Could Enerflex Become the Next Enbridge?

Enbridge is a high-dividend TSX stock that has created massive wealth for shareholders. Here’s one TSX stock that can outpace Enbridge.

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Enbridge (TSX:ENB) is a large-cap energy infrastructure giant that has created massive wealth for shareholders. In the last 20 years, Enbridge has returned close to 870% to shareholders after adjusting for dividends. Comparatively, the TSX index has returned “just” 404% since May 2004.

Despite its outsized gains, Enbridge offers a tasty dividend yield of 7.3%, given it pays shareholders an annual dividend of $3.66 per share. Moreover, Enbridge has raised its dividends by 10% annually on average in the last 29 years, enhancing the yield at cost significantly.

Enbridge stock will remain a top investment choice for income-seeking investors in 2024 due to its resilient and well-diversified cash flows.

Is Enbridge stock a good buy right now?

Despite an uncertain macro environment, Enbridge reported adjusted earnings of $2 billion or $0.92 per share in the first quarter (Q1) of 2024, an increase of 8% year over year. Its adjusted EBITDA (earnings before interest, tax, depreciation, and amortization) stood at $5 billion, an increase of 11% compared to $4.5 billion in the year-ago period.

Enbridge reported operating cash flow of $3.2 billion and distributable cash flow of $3.5 billion. Given its outstanding share count, Enbridge paid shareholders quarterly dividends of $1.95 billion, indicating a payout ratio of 56%, providing the company with the flexibility to target acquisitions and lower debt.

In the last five years, Enbridge has paid $34 billion to shareholders via dividends and aims to increase the amount to $40 billion through 2028.

Is Enerflex stock undervalued?

As it will be difficult for Enbridge to replicate its historical gains, you can consider investing in Enerflex (TSX:EFX), a small-cap dividend-paying energy infrastructure company.

Valued at $881 million by market cap, Enerflex is a global provider of energy infrastructure and energy transition solutions. It deploys natural gas, low-carbon, and treated water solutions from modularized products and services to integrated custom solutions.

In Q1 of 2024, Enerflex reported revenue of US$638 million, up from US$610 million in the year-ago period. It attributed higher sales to its energy infrastructure product line, where Enerflex expanded the scope and term of an existing build-own-operate-maintain contract in the eastern hemisphere. The contract supports the expansion of the company’s treated water solutions business and increases its presence in Oman.

Enerflex’s engineered systems business ended Q1 with bookings of US$420 million, bringing the total backlog to US$1.3 billion and providing investors with strong visibility into future revenue generation and business activity. Additionally, Enerflex emphasized that US$1.6 billion of contracted revenue tied to its energy infrastructure assets will be recognized in the coming years.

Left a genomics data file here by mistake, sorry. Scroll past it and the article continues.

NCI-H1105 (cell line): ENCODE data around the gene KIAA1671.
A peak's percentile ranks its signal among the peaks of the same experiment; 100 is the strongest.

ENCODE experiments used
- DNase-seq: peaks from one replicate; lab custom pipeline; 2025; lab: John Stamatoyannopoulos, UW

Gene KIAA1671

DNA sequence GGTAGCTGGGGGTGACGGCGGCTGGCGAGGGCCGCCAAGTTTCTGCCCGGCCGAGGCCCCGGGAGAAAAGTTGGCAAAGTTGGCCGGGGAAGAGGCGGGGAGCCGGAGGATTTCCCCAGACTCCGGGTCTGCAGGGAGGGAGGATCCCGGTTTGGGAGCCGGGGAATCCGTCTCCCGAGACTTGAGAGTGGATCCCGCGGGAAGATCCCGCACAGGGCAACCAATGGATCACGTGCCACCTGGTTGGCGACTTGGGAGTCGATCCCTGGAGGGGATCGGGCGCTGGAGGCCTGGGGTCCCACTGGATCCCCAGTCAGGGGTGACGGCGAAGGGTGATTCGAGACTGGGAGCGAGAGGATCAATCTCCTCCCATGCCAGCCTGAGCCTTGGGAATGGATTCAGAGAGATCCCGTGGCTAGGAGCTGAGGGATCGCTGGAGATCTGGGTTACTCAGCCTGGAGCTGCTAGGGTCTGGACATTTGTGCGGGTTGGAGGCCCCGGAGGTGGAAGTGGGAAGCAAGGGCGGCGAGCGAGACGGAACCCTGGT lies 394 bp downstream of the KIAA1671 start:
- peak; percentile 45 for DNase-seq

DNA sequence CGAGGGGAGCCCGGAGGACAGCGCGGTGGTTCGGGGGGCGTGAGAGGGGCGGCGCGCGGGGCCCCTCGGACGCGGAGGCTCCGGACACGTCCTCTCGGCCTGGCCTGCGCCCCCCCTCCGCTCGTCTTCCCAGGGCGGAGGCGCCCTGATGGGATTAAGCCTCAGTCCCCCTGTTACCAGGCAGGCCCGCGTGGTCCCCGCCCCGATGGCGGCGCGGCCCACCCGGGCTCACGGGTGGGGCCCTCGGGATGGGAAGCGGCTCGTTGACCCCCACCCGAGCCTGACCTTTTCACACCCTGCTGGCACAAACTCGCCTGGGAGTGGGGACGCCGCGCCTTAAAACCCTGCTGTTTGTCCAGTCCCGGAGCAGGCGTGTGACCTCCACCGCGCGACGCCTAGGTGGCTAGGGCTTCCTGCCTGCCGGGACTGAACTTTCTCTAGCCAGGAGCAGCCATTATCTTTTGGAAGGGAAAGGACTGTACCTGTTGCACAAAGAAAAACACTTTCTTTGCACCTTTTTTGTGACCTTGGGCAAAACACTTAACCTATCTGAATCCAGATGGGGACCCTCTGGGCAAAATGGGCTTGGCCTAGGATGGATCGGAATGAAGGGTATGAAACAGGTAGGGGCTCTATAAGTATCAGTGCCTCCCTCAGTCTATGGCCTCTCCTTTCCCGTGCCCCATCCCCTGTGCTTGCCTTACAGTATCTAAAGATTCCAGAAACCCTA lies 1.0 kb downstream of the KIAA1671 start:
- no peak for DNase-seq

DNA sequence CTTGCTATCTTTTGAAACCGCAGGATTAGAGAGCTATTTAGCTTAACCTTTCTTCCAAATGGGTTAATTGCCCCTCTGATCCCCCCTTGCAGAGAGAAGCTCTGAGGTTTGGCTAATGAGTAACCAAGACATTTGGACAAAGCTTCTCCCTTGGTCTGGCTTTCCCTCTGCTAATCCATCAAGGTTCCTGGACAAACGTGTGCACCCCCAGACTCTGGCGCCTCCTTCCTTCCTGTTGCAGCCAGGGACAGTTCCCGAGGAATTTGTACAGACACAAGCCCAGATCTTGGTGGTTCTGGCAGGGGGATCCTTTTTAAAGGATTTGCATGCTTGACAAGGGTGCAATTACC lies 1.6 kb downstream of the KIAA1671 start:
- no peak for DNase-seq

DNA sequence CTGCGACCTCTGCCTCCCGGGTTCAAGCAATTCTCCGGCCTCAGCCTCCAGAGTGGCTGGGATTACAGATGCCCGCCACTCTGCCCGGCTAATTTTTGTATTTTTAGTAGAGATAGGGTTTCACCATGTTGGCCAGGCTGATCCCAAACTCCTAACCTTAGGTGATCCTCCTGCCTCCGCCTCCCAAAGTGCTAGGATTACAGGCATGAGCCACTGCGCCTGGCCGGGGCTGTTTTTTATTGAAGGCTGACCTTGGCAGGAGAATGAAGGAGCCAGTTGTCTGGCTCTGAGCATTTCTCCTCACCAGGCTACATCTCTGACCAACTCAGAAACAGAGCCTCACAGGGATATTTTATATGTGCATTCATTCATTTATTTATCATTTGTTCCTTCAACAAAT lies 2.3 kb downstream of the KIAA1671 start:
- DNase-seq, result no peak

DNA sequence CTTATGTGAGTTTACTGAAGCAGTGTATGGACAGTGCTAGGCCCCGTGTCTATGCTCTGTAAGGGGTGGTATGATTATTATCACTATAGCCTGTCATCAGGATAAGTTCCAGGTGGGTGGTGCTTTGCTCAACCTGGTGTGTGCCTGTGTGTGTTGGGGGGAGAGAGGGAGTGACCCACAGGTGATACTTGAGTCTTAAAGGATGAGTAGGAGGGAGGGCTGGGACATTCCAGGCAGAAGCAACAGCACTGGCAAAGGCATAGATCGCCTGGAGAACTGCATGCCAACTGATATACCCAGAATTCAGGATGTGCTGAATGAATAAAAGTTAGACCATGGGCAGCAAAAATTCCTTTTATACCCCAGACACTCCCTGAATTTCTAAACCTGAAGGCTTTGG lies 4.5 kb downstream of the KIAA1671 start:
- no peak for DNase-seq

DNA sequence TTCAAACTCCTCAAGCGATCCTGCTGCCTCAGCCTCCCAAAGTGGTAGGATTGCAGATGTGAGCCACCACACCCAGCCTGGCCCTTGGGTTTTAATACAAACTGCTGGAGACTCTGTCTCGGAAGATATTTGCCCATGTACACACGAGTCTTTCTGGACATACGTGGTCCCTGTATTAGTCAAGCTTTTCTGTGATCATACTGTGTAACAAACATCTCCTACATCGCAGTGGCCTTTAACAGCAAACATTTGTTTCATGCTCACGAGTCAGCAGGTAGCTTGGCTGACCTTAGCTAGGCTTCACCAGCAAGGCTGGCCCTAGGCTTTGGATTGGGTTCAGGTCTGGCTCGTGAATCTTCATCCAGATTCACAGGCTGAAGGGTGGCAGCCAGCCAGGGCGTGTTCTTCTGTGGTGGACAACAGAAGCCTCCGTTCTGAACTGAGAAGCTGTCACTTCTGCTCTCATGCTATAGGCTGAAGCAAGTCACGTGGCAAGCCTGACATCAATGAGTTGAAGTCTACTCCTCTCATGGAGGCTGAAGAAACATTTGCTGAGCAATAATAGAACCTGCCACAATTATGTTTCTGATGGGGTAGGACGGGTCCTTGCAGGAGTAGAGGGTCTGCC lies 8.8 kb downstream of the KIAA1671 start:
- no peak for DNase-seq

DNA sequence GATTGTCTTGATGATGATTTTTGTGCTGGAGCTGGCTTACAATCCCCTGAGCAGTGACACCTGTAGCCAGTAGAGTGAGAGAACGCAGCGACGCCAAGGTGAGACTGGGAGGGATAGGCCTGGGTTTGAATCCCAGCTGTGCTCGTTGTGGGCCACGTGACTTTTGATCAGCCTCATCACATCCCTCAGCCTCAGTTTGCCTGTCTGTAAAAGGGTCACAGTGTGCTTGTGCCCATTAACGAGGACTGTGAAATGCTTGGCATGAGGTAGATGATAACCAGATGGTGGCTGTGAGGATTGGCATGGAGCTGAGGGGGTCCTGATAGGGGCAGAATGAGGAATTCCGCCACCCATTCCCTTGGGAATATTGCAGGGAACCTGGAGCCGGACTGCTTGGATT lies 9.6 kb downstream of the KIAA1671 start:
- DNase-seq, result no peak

Enerflex ended Q1 with an operating cash flow of US$101 million and a free cash flow of US$78 million, allowing it to pay shareholders a quarterly dividend of $0.025 per share. Comparatively, it paid less than US$3.5 million to shareholders via dividends, indicating a payout ratio of less than 5%.

Enerflex used the excess cash to repay long-term debt totaling US$72 million as it ended Q1 with a net debt of $743 million, including $110 million in cash. Enerflex stated its net-debt-to-EBITDA ratio was 2.2 times, much lower than the 2.9 times in the year-ago quarter.

Enerflex stock is priced at 25 times forward earnings, which might seem expensive for an energy company. However, it’s on track to more than double its adjusted earnings from $0.28 per share in 2024 to $0.65 per share in 2025.

Analysts remain bullish and expect the TSX dividend stock to surge almost 50% in the next 12 months.

This article represents the opinion of the writer, who may disagree with the “official” recommendation position of a Motley Fool premium service or advisor. We’re Motley! Questioning an investing thesis — even one of our own — helps us all think critically about investing and make decisions that help us become smarter, happier, and richer, so we sometimes publish articles that may not be in line with recommendations, rankings or other content.

Fool contributor Aditya Raghunath has positions in Enbridge. The Motley Fool recommends Enbridge and Enerflex. The Motley Fool has a disclosure policy.

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